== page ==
4. Big Food and Conservatives Have their Antenna Up for Any "Proof" that Food Policy Doesn't Work- Food industry and conservative critics have jumped on a Los Angeles Unified School District (LAUSD) report about participation decline in their school lunch program since healthier food replaced junk. These critics claim that the LAUSD experience proves that kids won't eat healthier food and in the case of one conservative blogger, Michele Malkin, that the LAUSD experience is indicative of government waste and the "nanny state"(see Bettina Elias Siegel's fine rebuttal). Similarly, critics gleefully report that the Seattle public school system may bring back unhealthy foods into their vending machines due to a drop in vending revenue, which hurts after-school programs. Reality-check time. Does anyone really think that Los Angeles' and Seattle's children who have been raised, since birth, on a steady diet of unhealthy junk and processed foods and are shockingly unfamiliar with vegetables, fruit, whole grains and other healthy fare would change their palates easily and rejoice at the healthy changes in schools? It took decades to teach America's kids to prefer unhealthy food. Yet we're ready to throw in the towel and serve kids the same garbage that has made them the first generation in history that may see a drop in their life expectancy thanks to the epidemic of obesity and related chronic diseases? Conservatives have had no problem being patient for 8 years as the U.S. fought a deadly and costly war in Iraq to root out terrorism. I guess our kid's health isn't as important.

5. Big Food is Cleverly Using Philanthropy to Silence Potential Critics- If you've ever wondered why fine health organizations like the American Dietetic Association, the Children's Hospital of Philadelphia, Save the Children, Susan G. Komen For the Cure or the American Academy of Family Physicians accept funding from Big Food behemoths such as Coca-Cola, PepsiCo, Hershey's, McDonald's, or KFC, your hunch is probably right. Funding is always tight for non-profits and Big Food knows it. That's why they dangle huge sums of money in front of public health and health organizations that many seem unable to refuse -- even if the money is clearly tainted. And once a health organization accepts Big Food money, they rarely will criticize the food or beverage industry. There needs to be an aggressive campaign to convey how damaging it is to the food reform movement when health organizations accept Big Food philanthropy. And groups that take this tainted money should be publicly shamed. The "good" that they can do with that money is miniscule in comparison to the damage they do with their apparent public support of unhealthy food and drink.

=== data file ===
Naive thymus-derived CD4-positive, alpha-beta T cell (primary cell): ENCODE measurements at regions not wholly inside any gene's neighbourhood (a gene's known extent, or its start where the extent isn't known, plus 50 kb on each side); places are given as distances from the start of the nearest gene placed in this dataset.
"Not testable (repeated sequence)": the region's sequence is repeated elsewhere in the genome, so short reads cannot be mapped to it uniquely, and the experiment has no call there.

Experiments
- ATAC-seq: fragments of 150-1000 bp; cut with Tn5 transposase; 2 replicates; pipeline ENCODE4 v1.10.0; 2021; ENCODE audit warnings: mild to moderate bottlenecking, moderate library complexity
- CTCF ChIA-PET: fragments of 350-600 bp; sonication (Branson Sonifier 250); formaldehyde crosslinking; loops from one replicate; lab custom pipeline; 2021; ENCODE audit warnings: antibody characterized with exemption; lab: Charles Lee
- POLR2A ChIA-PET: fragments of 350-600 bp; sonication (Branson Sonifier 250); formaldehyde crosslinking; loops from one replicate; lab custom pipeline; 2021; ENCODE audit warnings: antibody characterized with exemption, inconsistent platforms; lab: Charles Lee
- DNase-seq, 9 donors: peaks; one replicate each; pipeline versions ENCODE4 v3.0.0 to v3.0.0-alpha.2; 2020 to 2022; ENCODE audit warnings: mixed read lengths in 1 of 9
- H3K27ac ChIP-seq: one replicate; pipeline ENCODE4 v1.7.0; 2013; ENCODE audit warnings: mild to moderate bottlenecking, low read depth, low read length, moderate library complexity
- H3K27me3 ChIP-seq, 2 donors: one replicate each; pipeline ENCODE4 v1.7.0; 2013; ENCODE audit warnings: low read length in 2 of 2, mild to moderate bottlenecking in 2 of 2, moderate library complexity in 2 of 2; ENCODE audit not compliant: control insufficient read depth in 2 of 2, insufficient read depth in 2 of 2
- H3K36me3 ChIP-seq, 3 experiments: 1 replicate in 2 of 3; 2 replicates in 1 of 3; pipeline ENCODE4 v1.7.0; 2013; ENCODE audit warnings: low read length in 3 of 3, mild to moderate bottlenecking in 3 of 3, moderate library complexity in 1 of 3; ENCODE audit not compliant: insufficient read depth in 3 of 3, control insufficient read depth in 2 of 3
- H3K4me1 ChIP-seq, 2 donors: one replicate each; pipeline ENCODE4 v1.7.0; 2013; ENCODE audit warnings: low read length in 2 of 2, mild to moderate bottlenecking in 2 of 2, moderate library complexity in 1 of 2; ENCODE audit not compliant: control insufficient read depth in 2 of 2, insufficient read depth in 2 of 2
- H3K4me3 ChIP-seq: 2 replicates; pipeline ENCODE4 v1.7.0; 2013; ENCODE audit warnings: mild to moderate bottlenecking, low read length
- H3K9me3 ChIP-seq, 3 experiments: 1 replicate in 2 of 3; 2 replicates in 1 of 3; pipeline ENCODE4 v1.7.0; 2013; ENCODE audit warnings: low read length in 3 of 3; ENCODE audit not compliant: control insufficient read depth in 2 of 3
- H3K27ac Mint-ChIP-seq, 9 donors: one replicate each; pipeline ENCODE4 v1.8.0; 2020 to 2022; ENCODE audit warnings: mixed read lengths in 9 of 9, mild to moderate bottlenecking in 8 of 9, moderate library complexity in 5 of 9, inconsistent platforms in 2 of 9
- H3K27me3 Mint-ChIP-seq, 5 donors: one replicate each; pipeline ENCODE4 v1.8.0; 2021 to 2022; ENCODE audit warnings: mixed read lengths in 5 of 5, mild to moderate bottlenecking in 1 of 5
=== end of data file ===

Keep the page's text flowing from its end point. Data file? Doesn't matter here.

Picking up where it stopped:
6. Food Reformers Need to Get Tough and Use Different Tactics if We Want to Win - Earlier this year, I wrote about how food reformers' focus on science and evidence is easily trumped by Big Food's money and messaging. If ever a year demonstrated how food reformer's need to "up their game" it was 2011. The food industry's clever advocacy, marketing, lobbying and messaging tactics torpedoed or weakened several important food policies (see Lesson #1, above) that would have made a huge difference in the lives of both kids and adults. We can't win policy fights with industry if we don't use similar tactics. It's also critical that food reform funders start funding counter-marketing, advocacy and messaging campaigns. Yes, Big Food and Big Ag will always have more lobbying/advocacy money than public health advocates. But as the tobacco wars demonstrated, advocacy funding and a strong counter-marketing campaign (the Truth Campaign) can make a huge difference and change public perceptions of industry. Michele Simon's recent post 2012: The Year to Stop Playing Nice, should be a wake-up call to the world of public health.